Wednesday, August 12, 2009

American health debate

In an editorial in the newspaper, Investor's Business Daily, it was claimed: ' People such as scientist Stephen Hawking wouldn't have a chance in the UK, where the National Health Service would say the life of this brilliant man, because of his physical handicaps, is essentially worthless.' An astonishingly ignorant thing to say since Stephen Hawking lives in the UK and survives!

Professor Hawking - who is British, and who as recently as April was treated in an NHS hospital, Addenbrooke's hospital in Cambridge - quickly rubbished the claim. 'I wouldn’t be here today if it were not for the NHS,' he told the Guardian. I have received a large amount of high-quality treatment without which I would not have survived.'

Last week Chuck Grassley, the most senior Republican on the Senate finance Committee, claimed Ted Kennedy would be left to die untreated from a brain tumour in the UK because he would supposedly be too old for treatment. However he admitted he had no evidence to back up his wild claim.

'I don't know for sure,' said Grassley. 'But I've heard several senators say that Ted Kennedy with a brain tumour, being 77 years old as opposed to being 37 years old, if he were in England, would not be treated for his disease, because end of life – when you get to be 77, your life is considered less valuable under those systems.'

Andrew Dillon, chief executive of the National Institute for Health and Clinical Excellence (NICE), told the Guardian it was utterly false that Kennedy would be left untreated in Britain: 'It is neither true nor is it anything you could extrapolate from anything we've ever recommended to the NHS.'

I respect the fact that Americans must chose their own way of paying for health care, but I wish they would do so without publishing falsehoods about the NHS. Having now received 6 months treatment from the NHS I have very little criticism of it. I may be in a more privileged position than most people using it, but my observation of fellow patients does not suggest that my treatment is exceptional. I am receiving exactly the same treatment for my cancer that I would get in the US, and should it be unsuccessful, there are second-line options available even though they are not yet NICE-approved for first line. (NICE does not hold the stranglehold over practice that its critics suggest). There are dangers in jumping in with unproven treatment options. A good example would be Bevacizumab which on the basis of early results seemed to offer improved survival in colon cancer. It was adopted in many countries including Holland, yet more recent results presented at the American Society for Oncology this year demonstrated no therapeutic benefit, just extra toxicity. I am glad I have not been given it.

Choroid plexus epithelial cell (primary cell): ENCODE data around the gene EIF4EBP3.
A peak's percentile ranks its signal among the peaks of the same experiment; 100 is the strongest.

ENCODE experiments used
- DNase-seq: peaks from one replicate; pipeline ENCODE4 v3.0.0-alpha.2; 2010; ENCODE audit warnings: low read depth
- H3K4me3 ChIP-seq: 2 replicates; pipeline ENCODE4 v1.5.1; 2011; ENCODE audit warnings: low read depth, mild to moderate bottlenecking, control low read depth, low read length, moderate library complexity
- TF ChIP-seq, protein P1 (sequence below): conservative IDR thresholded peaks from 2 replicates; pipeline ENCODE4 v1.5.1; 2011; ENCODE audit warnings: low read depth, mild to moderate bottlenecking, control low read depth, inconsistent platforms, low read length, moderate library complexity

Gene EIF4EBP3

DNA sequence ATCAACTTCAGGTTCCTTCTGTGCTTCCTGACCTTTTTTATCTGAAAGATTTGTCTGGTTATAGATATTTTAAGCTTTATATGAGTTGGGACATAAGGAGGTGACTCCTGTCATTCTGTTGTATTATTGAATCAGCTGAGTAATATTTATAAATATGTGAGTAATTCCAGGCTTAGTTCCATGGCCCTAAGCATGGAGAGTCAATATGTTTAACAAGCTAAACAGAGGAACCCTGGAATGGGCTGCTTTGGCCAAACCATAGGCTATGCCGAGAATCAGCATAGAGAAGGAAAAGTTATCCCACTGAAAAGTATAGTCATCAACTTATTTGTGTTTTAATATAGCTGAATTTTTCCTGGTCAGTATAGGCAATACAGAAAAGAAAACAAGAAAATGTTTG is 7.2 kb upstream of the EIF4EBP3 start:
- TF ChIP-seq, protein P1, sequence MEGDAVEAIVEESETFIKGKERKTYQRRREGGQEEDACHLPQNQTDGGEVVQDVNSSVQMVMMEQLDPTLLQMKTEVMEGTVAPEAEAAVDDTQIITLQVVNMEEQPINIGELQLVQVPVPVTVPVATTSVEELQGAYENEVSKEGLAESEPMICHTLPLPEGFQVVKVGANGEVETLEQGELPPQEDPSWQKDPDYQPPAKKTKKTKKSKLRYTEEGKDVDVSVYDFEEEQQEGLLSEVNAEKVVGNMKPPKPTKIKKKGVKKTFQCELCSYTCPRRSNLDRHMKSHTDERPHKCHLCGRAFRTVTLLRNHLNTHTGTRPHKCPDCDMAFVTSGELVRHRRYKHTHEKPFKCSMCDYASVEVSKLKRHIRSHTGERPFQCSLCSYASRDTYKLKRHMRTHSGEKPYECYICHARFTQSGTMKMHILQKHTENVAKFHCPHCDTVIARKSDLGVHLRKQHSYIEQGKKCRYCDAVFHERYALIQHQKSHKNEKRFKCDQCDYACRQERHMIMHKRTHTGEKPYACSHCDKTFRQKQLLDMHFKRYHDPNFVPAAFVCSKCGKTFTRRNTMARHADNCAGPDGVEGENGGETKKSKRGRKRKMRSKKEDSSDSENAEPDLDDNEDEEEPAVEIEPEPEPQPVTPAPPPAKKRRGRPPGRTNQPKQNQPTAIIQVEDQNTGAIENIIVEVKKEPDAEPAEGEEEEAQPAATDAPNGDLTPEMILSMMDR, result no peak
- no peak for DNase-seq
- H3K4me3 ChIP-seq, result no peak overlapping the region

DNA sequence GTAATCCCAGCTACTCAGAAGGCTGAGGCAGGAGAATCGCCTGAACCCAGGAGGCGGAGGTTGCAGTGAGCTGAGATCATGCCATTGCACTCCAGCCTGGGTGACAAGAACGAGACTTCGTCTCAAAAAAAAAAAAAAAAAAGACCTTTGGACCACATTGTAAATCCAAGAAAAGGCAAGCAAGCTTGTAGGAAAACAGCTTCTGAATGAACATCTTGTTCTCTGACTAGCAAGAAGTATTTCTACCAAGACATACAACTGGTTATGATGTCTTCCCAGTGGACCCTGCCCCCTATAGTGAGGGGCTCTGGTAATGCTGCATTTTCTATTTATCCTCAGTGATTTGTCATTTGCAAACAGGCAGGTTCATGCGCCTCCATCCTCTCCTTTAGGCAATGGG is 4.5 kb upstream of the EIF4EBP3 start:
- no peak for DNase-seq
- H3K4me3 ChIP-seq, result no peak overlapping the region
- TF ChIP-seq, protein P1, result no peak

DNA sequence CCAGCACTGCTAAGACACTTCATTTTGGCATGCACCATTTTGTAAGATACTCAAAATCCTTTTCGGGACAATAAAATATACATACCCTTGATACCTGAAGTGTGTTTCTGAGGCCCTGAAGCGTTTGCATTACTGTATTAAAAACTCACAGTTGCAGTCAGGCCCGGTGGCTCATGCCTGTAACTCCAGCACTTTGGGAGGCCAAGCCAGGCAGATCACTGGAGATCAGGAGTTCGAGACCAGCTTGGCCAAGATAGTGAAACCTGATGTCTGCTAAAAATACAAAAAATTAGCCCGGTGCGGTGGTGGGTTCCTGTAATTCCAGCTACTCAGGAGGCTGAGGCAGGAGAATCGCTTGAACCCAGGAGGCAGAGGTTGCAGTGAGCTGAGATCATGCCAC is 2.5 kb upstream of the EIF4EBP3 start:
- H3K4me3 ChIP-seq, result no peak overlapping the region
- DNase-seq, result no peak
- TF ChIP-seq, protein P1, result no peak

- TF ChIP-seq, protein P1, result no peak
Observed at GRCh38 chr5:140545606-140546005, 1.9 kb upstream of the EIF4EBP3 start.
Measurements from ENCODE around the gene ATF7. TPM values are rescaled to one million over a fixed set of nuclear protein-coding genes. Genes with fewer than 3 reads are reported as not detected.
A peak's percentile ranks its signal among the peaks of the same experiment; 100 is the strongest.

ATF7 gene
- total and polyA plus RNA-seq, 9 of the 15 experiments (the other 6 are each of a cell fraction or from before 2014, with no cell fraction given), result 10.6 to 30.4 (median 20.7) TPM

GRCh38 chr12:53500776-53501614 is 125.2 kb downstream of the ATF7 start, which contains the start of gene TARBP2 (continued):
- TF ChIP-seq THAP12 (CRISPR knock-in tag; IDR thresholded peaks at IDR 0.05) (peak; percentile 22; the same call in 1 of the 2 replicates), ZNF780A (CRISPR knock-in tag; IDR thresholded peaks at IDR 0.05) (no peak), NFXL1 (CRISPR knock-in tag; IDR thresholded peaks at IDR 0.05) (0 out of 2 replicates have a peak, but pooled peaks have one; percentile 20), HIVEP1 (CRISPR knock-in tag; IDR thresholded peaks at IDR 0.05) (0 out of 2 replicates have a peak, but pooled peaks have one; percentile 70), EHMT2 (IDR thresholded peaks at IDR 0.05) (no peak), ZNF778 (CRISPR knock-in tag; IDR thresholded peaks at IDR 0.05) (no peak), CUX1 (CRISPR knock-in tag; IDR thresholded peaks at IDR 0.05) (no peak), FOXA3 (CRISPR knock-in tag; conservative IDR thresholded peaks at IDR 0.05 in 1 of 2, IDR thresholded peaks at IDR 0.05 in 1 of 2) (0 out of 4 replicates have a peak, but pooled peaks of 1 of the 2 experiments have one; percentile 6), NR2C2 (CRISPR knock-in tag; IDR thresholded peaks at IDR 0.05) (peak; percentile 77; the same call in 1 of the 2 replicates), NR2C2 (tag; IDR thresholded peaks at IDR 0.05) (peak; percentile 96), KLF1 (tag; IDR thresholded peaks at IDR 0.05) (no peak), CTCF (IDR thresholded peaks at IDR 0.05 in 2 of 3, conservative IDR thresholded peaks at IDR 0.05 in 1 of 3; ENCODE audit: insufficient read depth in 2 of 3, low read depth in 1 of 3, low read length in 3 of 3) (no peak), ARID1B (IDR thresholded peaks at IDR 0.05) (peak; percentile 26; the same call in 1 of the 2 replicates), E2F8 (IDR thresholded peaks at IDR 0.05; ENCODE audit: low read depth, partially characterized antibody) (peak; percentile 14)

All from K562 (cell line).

My treatment has been free at the point of consumption, though I have paid enough in taxes over the years. The ward where I receive the chemo is light and airy with a fine view over the lake. The nurses are cheerful and caring. I have the Oncologist's mobile phone number. I never have to wait. I was offered a second opinion with the leading specialist in the UK for this disorder, or with whomever I would rather see, at no extra cost. I was offered a choice of hospitals to receive my treatment, though naturally I chose the one that is 5 minutes drive away since it is equipped with the latest CT and MRI scanners for which there is no waiting list. In my diagnostic work up there was no delay and I was examined with state of the art radio-scanning equipment.

When I was an in-patient having surgery there were some minor quibbles about silly rules that Health and Safety regulations had forced upon us, though it wasn't so much the rules as the over-zealous interpretation of them by junior members of staff, that was the problem.